*plans trip to library to find Allison Weir's book*

Don't bother. It's shite.


Well, the first season of The Tudors left me praying for Anne to be beheaded asap. I liked her before that, just because she was Elizabeth's mom and I always liked Elizabeth.

The Tudors as a drama series is about as close to historical accuracy as black is close to white.

mscelina
01-03-2009, 10:05 PM
Yes, there's little doubt that Anne remained a virgin through all the years of their courtship, but *counting on ye olde fingers* there is a bit of evidence for a secret wedding ceremony BEFORE the divorce was finalized in the courts of England. There's some evidence to support a secret wedding at York which would legitimize Elizabeth but would eternally mark Henry VIII as a bigamist at the very least.

And scarlet, I agree with you. Most people find it difficult to reconcile the 'great whore, Anne Boleyn' with the truly pious Reformer that she was as Queen. Henry expected ALL of his Queens to be pious and she truly was a strong proponent for the Protestant faith in England.

scarletpeaches
01-03-2009, 10:07 PM
Ah, a fellow Anne-fan! mscelina, I knew there was a reason I loved you. :D

Samantha's_Song
01-03-2009, 10:12 PM
When I was living in a bedsit, in my late 20's, I used to live next door to a Katherine Parr. She was the most hideous specimen of woman I had ever seen, and the only interesting thing about her was, she liked to pretend she was lady muck. Yet lady much was shagging the ugliest and scruffiest of taxi-drivers that you could ever find. She shagged him for over 11 years and is probably still waiting for him to leave his wife for her. She eventually bought her own house just in the hopes that he would move in with her... What a waste of life and a waste of money, I wouldn't wait 11 years for any man.

robeiae
01-03-2009, 10:52 PM
Which one of Henry VIII's wives do you like best?


Third from the left. No, wait...second. No, third.

Samantha's_Song
01-03-2009, 10:55 PM
The one with the biggest tits :D





Third from the left. No, wait...second. No, third.

Grrarrgh
01-03-2009, 11:37 PM
I just got that same book yesterday, although I haven't started it yet. On the whole I'd say Anne Boleyn is my favorite, although not on the basis of Alison Weir's books, lest scartletpeaches run me through. ;) Ann of Cleves was probably the luckiest of the 6, and Catherine of Aragon would run a close second as my favorite. Anne Boleyn was fascinating and so historically mis-represented.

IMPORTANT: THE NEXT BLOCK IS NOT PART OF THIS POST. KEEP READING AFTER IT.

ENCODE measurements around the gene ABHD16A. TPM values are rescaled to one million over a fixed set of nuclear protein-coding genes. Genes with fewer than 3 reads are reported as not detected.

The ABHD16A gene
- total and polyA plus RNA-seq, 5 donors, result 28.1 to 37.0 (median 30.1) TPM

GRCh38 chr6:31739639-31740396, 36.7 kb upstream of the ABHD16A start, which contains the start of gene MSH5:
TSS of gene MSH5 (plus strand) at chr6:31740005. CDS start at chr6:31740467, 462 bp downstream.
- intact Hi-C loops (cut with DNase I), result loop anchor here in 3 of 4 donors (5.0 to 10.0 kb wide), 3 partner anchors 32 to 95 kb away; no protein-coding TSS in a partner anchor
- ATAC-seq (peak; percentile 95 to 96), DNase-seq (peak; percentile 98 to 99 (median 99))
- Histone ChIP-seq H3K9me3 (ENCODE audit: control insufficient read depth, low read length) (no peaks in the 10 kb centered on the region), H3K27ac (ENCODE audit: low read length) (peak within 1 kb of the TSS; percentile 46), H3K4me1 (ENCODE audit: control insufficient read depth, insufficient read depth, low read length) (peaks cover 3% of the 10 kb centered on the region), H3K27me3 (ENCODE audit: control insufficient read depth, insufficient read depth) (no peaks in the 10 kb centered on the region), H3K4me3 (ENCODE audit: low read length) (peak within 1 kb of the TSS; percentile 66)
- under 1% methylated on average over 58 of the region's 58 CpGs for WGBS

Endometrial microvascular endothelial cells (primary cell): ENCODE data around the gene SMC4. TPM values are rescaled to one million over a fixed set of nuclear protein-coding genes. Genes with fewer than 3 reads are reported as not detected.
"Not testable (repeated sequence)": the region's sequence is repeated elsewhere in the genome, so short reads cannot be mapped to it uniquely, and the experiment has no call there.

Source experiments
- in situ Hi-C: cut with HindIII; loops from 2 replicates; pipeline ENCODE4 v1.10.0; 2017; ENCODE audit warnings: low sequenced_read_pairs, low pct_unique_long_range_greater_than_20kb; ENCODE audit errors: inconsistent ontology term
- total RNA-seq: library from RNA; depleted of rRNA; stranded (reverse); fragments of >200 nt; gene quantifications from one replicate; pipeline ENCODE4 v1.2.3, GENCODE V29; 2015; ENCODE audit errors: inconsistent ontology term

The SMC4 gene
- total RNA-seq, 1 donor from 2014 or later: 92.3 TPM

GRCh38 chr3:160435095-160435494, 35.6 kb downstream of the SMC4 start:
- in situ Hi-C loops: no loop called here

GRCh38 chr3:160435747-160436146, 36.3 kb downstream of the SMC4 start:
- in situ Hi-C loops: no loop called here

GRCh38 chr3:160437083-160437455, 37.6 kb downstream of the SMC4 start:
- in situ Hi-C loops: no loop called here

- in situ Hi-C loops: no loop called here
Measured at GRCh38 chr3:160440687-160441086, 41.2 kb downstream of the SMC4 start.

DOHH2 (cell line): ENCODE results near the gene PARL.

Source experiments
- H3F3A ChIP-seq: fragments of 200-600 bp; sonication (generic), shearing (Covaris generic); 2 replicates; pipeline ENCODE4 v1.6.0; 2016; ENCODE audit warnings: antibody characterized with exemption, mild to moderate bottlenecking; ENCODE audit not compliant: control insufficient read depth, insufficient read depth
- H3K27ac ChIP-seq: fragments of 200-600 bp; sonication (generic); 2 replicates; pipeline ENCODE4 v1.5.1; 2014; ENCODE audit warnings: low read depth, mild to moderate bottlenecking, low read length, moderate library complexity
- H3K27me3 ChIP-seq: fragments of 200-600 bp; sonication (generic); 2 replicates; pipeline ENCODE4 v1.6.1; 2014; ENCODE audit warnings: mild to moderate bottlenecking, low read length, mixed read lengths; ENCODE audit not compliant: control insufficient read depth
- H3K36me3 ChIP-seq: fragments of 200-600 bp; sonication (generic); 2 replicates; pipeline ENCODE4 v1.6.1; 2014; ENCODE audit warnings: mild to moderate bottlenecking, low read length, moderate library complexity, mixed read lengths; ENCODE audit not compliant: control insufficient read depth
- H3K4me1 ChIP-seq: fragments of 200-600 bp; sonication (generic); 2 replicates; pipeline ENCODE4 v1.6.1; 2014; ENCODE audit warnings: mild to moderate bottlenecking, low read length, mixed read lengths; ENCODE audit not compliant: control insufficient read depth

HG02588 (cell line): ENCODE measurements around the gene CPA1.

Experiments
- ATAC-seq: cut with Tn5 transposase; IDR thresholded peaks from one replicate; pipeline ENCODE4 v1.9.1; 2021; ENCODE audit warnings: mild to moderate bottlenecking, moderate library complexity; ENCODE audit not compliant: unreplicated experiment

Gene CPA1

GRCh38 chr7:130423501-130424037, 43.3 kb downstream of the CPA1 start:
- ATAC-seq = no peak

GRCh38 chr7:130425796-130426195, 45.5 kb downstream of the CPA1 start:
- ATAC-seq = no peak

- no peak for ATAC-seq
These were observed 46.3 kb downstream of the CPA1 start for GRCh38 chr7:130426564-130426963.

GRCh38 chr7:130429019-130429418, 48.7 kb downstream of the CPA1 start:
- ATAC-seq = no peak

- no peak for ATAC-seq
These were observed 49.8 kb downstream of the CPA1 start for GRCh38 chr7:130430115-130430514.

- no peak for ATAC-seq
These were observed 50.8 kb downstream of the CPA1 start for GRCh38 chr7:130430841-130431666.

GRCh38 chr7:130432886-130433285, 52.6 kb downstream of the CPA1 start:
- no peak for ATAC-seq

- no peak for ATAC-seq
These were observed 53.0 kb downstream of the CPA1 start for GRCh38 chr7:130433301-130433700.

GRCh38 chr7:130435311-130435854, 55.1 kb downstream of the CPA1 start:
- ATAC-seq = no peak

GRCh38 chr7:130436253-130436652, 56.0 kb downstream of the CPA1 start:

And scarlet is right on another point - that Tudors TV show got most of the names of the major characters right, but that's about it. If you want to watch it for its soap-opera-like entertainment, go for it. If you're looking for historical fact, stay far, far away.
And I'll definitely look up the books by Joanna Denny - I'm always looking for more books on that topic/time period. Thanks!

scarletpeaches
01-03-2009, 11:39 PM
Denny wrote two biographies as far as I know, one about Anne Boleyn and one about Katherine Howard.

I'd also recommend Jean Plaidy's novels.

Regarding The Tudors, the TV show; it angers me beyond belief that they've turned one of the most fascinating periods of English history into a bedhopping soap opera and when people watch it and believe it's the truth, I want to smack them upside the head for being so gullible.

Then I remember Jonathan Rhys Meyers takes his clothes off a lot in it, and I feel happy. :)

Ol' Fashioned Girl
01-03-2009, 11:56 PM
I couldn't get past the first couple of installments of The Tudors, and I'm painfully addicted to anything Tudor.

As for my favorite... some days it's Katherine. What a long-suffering woman, trapped in a situation totally out of her control. And other days, it's Anne... for the same reason.

Cranky
01-03-2009, 11:57 PM
Denny wrote two biographies as far as I know, one about Anne Boleyn and one about Katherine Howard.

I'd also recommend Jean Plaidy's novels.